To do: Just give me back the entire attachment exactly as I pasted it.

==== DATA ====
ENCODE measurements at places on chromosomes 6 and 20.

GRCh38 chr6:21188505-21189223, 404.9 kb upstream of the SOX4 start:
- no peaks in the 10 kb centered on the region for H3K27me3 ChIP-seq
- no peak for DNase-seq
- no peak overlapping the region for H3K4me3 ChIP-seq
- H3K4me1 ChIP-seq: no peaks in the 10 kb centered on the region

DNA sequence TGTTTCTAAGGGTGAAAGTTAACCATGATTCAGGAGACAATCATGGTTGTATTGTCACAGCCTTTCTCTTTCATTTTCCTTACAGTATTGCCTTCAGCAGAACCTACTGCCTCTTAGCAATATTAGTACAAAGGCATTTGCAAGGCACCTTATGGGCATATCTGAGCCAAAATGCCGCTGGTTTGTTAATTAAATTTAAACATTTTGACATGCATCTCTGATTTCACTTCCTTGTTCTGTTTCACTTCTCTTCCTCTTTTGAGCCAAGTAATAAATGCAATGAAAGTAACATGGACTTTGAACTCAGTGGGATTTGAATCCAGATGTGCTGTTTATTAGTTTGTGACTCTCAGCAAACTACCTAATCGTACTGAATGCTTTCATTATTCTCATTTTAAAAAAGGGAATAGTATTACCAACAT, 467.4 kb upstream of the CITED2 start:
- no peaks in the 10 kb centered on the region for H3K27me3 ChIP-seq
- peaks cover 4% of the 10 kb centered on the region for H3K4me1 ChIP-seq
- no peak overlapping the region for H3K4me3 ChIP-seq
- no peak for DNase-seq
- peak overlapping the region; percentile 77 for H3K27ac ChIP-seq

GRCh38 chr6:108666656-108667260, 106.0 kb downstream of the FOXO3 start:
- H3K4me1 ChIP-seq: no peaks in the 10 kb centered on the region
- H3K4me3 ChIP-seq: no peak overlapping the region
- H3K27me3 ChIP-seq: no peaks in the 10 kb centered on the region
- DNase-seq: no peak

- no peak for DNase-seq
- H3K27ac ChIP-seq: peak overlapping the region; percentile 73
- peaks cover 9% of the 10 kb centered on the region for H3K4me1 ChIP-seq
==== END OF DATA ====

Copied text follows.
ENCODE measurements at places on chromosomes 6 and 20.

GRCh38 chr6:21188505-21189223, 404.9 kb upstream of the SOX4 start:
- no peaks in the 10 kb centered on the region for H3K27me3 ChIP-seq
- no peak for DNase-seq
- no peak overlapping the region for H3K4me3 ChIP-seq
- H3K4me1 ChIP-seq: no peaks in the 10 kb centered on the region

DNA sequence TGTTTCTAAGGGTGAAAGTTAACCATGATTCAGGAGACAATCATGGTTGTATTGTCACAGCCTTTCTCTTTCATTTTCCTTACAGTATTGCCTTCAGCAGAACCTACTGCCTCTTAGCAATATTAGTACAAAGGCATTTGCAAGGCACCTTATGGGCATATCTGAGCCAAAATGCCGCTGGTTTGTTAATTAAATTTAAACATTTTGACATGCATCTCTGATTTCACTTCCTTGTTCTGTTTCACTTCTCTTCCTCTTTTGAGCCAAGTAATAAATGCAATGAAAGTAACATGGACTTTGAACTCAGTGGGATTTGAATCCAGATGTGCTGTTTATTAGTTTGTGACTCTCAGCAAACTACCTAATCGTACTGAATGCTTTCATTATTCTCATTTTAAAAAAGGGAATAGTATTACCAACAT, 467.4 kb upstream of the CITED2 start:
- no peaks in the 10 kb centered on the region for H3K27me3 ChIP-seq
- peaks cover 4% of the 10 kb centered on the region for H3K4me1 ChIP-seq
- no peak overlapping the region for H3K4me3 ChIP-seq
- no peak for DNase-seq
- peak overlapping the region; percentile 77 for H3K27ac ChIP-seq

GRCh38 chr6:108666656-108667260, 106.0 kb downstream of the FOXO3 start:
- H3K4me1 ChIP-seq: no peaks in the 10 kb centered on the region
- H3K4me3 ChIP-seq: no peak overlapping the region
- H3K27me3 ChIP-seq: no peaks in the 10 kb centered on the region
- DNase-seq: no peak

- no peak for DNase-seq
- H3K27ac ChIP-seq: peak overlapping the region; percentile 73
- peaks cover 9% of the 10 kb centered on the region for H3K4me1 ChIP-seq